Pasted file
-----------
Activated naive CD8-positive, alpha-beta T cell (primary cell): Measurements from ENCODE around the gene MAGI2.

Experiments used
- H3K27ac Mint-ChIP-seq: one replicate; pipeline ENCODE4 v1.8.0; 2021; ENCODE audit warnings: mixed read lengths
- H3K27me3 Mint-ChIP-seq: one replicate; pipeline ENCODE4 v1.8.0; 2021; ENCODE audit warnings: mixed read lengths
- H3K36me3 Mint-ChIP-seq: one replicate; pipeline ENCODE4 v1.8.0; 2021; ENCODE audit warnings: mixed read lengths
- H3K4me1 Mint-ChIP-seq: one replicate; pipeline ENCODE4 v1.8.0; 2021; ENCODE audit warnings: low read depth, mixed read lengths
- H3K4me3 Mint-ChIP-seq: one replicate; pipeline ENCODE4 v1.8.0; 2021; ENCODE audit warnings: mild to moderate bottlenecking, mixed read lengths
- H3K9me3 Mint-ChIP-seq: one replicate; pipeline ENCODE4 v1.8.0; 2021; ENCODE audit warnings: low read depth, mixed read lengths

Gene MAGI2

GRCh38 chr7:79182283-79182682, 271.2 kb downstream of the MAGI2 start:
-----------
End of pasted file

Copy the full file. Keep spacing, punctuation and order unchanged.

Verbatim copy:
Activated naive CD8-positive, alpha-beta T cell (primary cell): Measurements from ENCODE around the gene MAGI2.

Experiments used
- H3K27ac Mint-ChIP-seq: one replicate; pipeline ENCODE4 v1.8.0; 2021; ENCODE audit warnings: mixed read lengths
- H3K27me3 Mint-ChIP-seq: one replicate; pipeline ENCODE4 v1.8.0; 2021; ENCODE audit warnings: mixed read lengths
- H3K36me3 Mint-ChIP-seq: one replicate; pipeline ENCODE4 v1.8.0; 2021; ENCODE audit warnings: mixed read lengths
- H3K4me1 Mint-ChIP-seq: one replicate; pipeline ENCODE4 v1.8.0; 2021; ENCODE audit warnings: low read depth, mixed read lengths
- H3K4me3 Mint-ChIP-seq: one replicate; pipeline ENCODE4 v1.8.0; 2021; ENCODE audit warnings: mild to moderate bottlenecking, mixed read lengths
- H3K9me3 Mint-ChIP-seq: one replicate; pipeline ENCODE4 v1.8.0; 2021; ENCODE audit warnings: low read depth, mixed read lengths

Gene MAGI2

GRCh38 chr7:79182283-79182682, 271.2 kb downstream of the MAGI2 start: